This post is part of the People’s Insights monthly briefs issue of January 2014.
In the 1990s, Nike became synonymous with sweatshops and labour exploitation. The brand spent a decade coming to terms with this perception and another decade on addressing the issue. In April 2013, the fashion industry faced similar accusations after the collapse of the Rana factory in Bangladesh killed a thousand workers and injured two thousand. Activists and the media revealed that a number of major American and European brands were manufactured in the Rana factory and demanded that the entire industry be held accountable for the state of the factories they work with. Political leaders and figures, including Pope Francis, have criticized the environment Bangladeshi textile workers are made to work in and the extreme low wages they are paid.
In a very short amount of time, activists, unions and NGOs mobilized people to protest and petition the brands involved to sign The Accord on Fire and Building Safety in Bangladesh – a five year legally binding agreement to fund and uphold minimum safety standards in the Bangladesh textile industry. 90,000 people signed the petition and less than a month after the collapse, 42 brands signed the agreement. Today, over 100 brands have signed the accord. In addition to the accord, activists are also now demanding that brands involved in the Rana factory collapse contribute to a $40 million compensation fund to be paid to the families of the victims.
Clamour for real accountability
Activists and the media are now targeting brands that have refused to sign the accord and to contribute to the compensation fund.
Seventeen American brands including refused to sign the accord, choosing instead to create the Alliance for Bangladesh Worker Safety – a five-year plan that calls for ‘shared responsibility’ between the brands, the Bangladesh government and factory owners in funding the safety measures. Activists and unions have criticized this approach and have mobilized people to petition the brands to uphold their responsibility to workers and families of victims and ‘End their Deathtraps.’ The media have focused the debate around the issue of accountability.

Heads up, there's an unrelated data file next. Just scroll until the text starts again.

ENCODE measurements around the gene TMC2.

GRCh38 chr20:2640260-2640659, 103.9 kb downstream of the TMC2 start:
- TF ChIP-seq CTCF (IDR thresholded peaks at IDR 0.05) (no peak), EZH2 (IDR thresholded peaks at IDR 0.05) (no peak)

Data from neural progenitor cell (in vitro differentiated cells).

Another brand to face the brunt of negative coverage is Mango. Mango refused to contribute to the compensation fund, alleging that they had only place an order for samples and had not yet entered a formal relationship with the factory. On December 31, 2013, Mango’s refusal to compensate victims’ families was featured on the front page of the New York Times print edition.
Following the textile industry calamities in the past years, two trends are emerging:
1) Fair Trade Clothing – Smaller clothing retailers, like Fair Indigo, are beginning to use Fair Trade Clothing as a differentiator. Fair Trade Clothing is also part of a wider Slow Fashion Movement, which calls for sustainable production of clothing, with respect to natural resources and wages.
2) Know Your Factory – Small clothing retailers, like Everlane, have begun to document the stories of the factories where their clothes come from. Nike offers a comprehensive interactive map of its factories following its crisis in the1990s. In May 2013, NPR launched and successfully crowdfunded a project to document the creation of its Planet Money T-shirts from the source of the cotton to the creation of the t-shirts in factories in Bangladesh and Columbia.
About People’s Insights
100+ thinkers and planners within MSLGROUP share and discuss inspiring projects – that are driving engagement with stakeholders – on the MSLGROUP Insights Network. Every month, we pick the best projects and analyse conversations around them, on the MSLGROUP Insights Network itself and also on the broader social web, into an insights report. Every quarter, we compile original insights from the MSLGROUP global network into the People’s Insights Quarterly Magazine.
In our first year and half, we focused on inspiring consumer projects around social data, crowdsourcing, storytelling and citizenship. We synthesized the insights to provide foresights for business leaders and change-makers in the ten-part People’s Insights annual report titled Now & Next: Ten Frontiers for the Future of Engagement, also available as a Kindle eBook and an iPad app.
In 2013, we launched “The Future of” series with a focus on Citizenship, Money and Employee (Re)Engagement. In 2014, we continue to track inspiring projects that are shaping the future of engagement, with a focus on reputation, employee engagement and citizenship.